This comprehensive study responds to the growing concerns of economic, financial, political and social actors regarding the ever increasing exposure to new expanding risks. These risks are particularly related to natural disaster/environment pollution, technology, health and terrorism. For insurers the difficulty is encountered in adequately appraising and covering the potential liability stemming from these risks. It also sketches out some policy recommendations for decision makers in governments and in the business community on how to limit, prevent and manage such risks. In this perspective it will constitute a unique reference work for the attention of both OECD countries and emerging economies.
- Publication Date :
- 28 July 2003
- DOI :
Alternative Compensation Mechanisms and New Financing Techniques
- Pages :
- DOI :
Show Abstract /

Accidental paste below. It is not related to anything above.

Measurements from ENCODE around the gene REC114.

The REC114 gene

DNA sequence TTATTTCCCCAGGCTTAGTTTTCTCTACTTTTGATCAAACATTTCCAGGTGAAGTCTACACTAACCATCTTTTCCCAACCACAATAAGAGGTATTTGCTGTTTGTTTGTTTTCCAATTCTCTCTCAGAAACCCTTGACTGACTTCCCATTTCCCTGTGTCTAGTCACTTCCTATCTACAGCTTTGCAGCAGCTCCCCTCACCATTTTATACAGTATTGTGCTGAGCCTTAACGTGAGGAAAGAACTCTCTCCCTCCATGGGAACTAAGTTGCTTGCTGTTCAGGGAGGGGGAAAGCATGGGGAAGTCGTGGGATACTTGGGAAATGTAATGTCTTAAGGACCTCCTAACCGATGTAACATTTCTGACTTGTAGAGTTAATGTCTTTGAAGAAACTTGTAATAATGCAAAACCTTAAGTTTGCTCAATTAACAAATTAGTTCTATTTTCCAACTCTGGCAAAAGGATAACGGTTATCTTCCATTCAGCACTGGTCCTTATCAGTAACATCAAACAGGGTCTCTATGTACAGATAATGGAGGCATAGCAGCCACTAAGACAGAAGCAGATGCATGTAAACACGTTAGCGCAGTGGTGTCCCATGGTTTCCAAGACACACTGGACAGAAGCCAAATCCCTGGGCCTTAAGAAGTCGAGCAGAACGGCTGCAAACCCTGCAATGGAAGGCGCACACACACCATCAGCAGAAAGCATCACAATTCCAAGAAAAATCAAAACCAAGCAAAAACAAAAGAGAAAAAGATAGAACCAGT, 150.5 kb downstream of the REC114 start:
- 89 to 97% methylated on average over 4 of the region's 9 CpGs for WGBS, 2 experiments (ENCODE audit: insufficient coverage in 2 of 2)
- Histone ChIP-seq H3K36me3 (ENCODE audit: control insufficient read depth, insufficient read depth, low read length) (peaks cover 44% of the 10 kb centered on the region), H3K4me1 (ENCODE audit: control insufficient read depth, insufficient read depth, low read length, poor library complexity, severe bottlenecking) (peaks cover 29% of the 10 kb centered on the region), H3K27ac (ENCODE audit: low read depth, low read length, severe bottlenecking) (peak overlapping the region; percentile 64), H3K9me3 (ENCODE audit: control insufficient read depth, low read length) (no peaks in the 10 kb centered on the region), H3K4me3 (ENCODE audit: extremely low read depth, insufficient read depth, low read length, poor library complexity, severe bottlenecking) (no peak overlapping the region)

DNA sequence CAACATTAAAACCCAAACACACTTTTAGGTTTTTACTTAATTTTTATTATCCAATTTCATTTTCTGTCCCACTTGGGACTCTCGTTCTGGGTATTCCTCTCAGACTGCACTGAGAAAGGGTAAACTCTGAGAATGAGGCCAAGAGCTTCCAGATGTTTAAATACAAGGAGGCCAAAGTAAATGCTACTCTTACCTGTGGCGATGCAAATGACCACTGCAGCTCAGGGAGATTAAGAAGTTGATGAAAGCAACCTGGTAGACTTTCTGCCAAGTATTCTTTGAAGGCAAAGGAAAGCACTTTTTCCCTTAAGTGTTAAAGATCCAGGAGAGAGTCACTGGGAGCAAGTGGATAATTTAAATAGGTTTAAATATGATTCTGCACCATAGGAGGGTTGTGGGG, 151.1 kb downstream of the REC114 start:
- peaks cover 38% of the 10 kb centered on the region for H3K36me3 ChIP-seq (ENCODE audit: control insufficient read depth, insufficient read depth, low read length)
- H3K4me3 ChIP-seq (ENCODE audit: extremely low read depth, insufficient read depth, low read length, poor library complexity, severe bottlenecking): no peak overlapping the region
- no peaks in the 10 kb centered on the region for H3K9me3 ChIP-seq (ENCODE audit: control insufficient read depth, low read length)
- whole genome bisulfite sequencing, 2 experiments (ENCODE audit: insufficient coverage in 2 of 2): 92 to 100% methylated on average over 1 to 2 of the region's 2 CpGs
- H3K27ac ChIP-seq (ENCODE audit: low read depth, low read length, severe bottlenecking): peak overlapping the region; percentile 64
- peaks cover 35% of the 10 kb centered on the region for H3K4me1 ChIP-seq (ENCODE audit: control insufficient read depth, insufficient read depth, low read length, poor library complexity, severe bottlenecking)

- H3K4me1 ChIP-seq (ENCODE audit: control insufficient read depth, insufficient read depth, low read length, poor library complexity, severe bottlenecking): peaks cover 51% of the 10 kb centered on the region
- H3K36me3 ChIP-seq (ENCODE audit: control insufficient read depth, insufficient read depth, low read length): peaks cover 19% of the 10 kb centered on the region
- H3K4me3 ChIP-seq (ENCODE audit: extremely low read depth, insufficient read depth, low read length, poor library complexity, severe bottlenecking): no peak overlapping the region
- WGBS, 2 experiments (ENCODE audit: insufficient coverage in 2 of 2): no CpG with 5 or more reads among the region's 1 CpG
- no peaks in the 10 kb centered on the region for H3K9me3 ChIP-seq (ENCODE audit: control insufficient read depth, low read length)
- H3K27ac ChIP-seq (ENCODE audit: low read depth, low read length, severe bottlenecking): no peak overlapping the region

In this study, we have so far mainly discussed the applicability of traditional insurance schemes as an instrument to compensate damage caused by systemic risks. Moreover, we focused principally on liability insurance. In this section, we will show that the general principles of insurance, which were discussed above, are also relevant even when traditional insurance undertakings are unable to provide cover in the form of liability insurance, and other compensation mechanisms will be outlined. For instance, the general idea that, no matter what type of compensation system is put in place, it should always be organised in such a manner that the party creating the risk should also bear the financial consequences of it insofar as possible, is a principle which is not only crucial for liability insurance. This idea of risk differentiation and the fact that a liability system should provide adequate incentives for prevention remains valid no matter what type of compensation mechanism one seeks...